Thermal-Resistance of DC/DC Converters with Power MOSFETs

| Autor / Redakteur: Peter Miller, Rich Nowakowski * / Thomas Kuther

Figure 1. TPS543C20 40-A thermal image at 0.9-V output with 12-V input, at 25°C ambient
Figure 1. TPS543C20 40-A thermal image at 0.9-V output with 12-V input, at 25°C ambient (Source: Texas Instruments)

Since operating temperature contributes to the performance and reliable life span of semiconductor devices, conducting thermal analysis on power devices is an important part of the design process.

Understanding thermal information from a DC/DC converter data sheet is a critical component of thermal analysis. The data sheets for most modern power devices provide thermal-resistance tables and thermal images (Figure 1) to help designers with their thermal analysis. However, understanding the information in the data sheet is not always direct or easy.

This article presents assumptions that analog designers may make for thermal analysis. The analysis for each assumption is followed with insights to decipher the actual thermal information in the data sheet. The device used for analysis is a high-current DC/DC converter capable of delivering 20 A to 30 A of output current at a low output voltage from a 12-V input.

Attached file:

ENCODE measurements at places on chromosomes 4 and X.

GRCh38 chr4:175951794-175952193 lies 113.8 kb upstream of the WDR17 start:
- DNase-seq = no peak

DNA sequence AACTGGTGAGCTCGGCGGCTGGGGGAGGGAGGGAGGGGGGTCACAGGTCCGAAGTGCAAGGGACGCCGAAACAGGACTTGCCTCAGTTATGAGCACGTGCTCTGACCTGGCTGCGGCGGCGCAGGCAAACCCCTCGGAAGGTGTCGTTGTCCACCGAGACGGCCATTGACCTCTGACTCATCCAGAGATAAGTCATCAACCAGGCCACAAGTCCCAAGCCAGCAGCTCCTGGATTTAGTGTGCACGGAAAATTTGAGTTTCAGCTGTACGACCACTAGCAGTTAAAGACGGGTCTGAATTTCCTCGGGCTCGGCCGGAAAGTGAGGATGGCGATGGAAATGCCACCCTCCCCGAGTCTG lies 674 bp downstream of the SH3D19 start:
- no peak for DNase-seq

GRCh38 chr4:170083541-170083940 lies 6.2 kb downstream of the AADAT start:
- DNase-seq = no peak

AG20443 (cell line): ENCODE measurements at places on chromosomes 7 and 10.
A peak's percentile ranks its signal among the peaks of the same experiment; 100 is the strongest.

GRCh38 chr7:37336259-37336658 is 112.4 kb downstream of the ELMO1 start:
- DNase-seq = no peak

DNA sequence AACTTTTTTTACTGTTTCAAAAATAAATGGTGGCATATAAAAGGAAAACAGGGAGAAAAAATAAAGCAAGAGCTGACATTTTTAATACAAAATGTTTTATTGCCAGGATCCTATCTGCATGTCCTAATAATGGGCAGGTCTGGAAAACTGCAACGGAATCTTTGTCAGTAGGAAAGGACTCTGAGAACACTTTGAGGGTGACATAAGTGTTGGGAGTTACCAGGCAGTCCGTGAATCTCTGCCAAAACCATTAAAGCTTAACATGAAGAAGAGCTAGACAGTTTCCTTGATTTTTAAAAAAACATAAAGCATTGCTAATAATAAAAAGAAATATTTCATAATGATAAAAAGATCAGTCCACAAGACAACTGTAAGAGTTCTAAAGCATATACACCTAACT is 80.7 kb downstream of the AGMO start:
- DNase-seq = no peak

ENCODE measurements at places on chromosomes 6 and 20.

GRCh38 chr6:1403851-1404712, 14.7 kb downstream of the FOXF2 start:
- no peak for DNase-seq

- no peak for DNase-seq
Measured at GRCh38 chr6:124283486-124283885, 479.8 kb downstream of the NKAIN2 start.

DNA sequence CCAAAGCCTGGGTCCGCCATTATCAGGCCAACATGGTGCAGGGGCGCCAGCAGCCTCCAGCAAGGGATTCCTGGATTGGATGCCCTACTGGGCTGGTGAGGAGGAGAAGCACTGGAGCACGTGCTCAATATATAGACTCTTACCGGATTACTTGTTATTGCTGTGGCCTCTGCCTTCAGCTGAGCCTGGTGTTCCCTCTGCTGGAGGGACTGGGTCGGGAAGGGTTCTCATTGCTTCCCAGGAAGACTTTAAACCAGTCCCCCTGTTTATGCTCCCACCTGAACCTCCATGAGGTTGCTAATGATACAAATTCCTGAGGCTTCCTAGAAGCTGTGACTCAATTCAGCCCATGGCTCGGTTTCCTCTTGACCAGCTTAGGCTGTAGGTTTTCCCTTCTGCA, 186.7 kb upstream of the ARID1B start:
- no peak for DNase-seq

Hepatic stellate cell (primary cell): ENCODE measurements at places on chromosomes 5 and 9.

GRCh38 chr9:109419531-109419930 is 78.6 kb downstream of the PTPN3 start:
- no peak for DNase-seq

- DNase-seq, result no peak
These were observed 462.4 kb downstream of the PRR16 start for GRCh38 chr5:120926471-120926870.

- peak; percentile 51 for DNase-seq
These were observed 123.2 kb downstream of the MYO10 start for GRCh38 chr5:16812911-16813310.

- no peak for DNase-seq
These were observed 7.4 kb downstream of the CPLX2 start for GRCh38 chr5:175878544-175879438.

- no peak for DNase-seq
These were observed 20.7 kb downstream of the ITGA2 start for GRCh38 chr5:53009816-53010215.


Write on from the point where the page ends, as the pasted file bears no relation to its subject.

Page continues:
Power Architecture for Point-of-Load Consumer Applications

The thermal information section of a data sheet typically appears before the electrical characterization section. Table 1 shows the thermal information table from the data sheet of the TPS543C20 in the 5- by 7-mm, quad-flat, no-lead (QFN) package.[1] For more information about the thermal metrics shown, please read the application report, “Semiconductor and IC Package Thermal Metrics.”[2]

Analog designers may look at Table 1 and see the junction-to-ambient thermal resistance is 28.9° Celsius per watt (°C/W). For example, when the maximum ambient temperature inside the system is 65° and the maximum recommended operating temperature is 125°, the estimated allowable power dissipation of the DC/DC converter is 2.07 W (125 – 65/28.9) according to the RθJA specification rating.

For this simple analysis to be correct, assume that the system uses a Joint Electron Device Engineering Council (JEDEC)-standard, high-K board. Essentially, a high-K board is a 1.6-mm thick, four-layer board with 2-ounce copper on the top and bottom layers, 1-ounce copper for the internal planes, and a copper area of 74.2 mm by 74.2 mm. The package device pins are connected to the top layer and routed with 0.25-mm wide traces, 25 mm to the perimeter, and equally spaced no more than 2.54 mm apart. But questions remain as to what the rest of the thermal specification numbers in Table 1 mean and how they pertain to a high-K board.

Components of Thermal Resistance

The junction-to-ambient thermal resistance, RθJA, is the most commonly reported thermal metric and the most often misused. Note the difference between the first value in Table 1, junction-to-ambient thermal resistance, and the last value, junction-to-case (bottom) thermal resistance.